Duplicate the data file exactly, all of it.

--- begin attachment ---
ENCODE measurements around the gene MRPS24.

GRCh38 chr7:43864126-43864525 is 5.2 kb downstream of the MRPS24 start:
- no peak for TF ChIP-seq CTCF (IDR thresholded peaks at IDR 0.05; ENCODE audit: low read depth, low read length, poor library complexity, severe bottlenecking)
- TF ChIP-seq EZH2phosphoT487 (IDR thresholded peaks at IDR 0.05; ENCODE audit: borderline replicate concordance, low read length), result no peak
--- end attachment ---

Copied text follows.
ENCODE measurements around the gene MRPS24.

GRCh38 chr7:43864126-43864525 is 5.2 kb downstream of the MRPS24 start:
- no peak for TF ChIP-seq CTCF (IDR thresholded peaks at IDR 0.05; ENCODE audit: low read depth, low read length, poor library complexity, severe bottlenecking)
- TF ChIP-seq EZH2phosphoT487 (IDR thresholded peaks at IDR 0.05; ENCODE audit: borderline replicate concordance, low read length), result no peak